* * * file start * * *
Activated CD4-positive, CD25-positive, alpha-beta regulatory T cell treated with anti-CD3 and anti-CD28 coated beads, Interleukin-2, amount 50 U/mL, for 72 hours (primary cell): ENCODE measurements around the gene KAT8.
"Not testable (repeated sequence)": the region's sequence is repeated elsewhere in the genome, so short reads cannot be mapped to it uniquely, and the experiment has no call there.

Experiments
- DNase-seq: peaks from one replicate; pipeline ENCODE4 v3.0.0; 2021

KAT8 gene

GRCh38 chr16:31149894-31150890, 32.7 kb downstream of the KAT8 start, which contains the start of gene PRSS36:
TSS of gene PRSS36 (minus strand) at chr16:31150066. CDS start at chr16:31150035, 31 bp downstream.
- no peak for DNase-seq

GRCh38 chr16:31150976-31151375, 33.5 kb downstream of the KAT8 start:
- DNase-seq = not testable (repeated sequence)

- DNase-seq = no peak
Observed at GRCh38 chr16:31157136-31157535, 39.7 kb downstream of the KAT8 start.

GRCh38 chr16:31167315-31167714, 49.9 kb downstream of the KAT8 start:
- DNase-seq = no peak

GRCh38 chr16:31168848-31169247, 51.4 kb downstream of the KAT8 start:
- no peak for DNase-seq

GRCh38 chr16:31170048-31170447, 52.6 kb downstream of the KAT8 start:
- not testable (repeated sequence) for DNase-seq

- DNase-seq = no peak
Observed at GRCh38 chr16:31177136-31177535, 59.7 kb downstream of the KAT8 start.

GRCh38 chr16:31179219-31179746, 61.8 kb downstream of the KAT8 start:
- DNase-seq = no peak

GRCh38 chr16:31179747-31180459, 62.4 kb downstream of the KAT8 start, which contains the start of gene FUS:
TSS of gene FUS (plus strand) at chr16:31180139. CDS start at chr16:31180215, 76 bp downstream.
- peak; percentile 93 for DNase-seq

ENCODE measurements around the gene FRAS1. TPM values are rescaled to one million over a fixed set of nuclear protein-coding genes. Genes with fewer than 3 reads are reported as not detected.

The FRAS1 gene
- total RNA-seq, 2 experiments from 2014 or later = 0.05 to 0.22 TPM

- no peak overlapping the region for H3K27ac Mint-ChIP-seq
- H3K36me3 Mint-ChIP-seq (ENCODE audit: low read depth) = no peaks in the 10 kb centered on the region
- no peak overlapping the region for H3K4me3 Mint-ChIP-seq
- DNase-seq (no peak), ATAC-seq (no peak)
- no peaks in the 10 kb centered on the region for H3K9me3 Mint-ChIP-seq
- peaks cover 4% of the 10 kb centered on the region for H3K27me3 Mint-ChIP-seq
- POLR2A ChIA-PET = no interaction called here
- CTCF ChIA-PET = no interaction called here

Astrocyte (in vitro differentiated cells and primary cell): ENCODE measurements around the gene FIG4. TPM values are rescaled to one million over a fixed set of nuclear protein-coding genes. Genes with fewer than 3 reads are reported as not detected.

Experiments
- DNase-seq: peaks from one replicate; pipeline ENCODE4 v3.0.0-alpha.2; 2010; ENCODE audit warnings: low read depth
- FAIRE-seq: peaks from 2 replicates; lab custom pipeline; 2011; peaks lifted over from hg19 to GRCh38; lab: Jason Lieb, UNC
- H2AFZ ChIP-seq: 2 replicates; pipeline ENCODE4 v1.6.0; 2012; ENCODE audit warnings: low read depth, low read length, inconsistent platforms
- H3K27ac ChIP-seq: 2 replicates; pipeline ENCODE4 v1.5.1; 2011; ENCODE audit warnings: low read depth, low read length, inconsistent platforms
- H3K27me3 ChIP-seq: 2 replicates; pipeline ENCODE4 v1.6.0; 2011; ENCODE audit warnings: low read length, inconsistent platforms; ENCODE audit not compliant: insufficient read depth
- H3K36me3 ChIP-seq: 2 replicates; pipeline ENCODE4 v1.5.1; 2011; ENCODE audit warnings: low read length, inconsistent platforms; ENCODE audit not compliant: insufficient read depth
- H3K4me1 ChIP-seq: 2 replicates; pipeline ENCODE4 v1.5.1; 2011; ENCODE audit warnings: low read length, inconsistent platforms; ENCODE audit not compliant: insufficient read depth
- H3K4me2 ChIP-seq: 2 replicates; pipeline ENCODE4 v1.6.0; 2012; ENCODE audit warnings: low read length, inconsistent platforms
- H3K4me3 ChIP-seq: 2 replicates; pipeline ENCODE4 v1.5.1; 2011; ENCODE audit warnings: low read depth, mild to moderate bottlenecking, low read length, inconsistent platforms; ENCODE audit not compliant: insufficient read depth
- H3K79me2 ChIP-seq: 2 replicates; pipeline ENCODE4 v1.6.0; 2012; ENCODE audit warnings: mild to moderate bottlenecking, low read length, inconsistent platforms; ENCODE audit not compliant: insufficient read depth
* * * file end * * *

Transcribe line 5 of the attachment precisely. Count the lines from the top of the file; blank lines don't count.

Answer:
KAT8 gene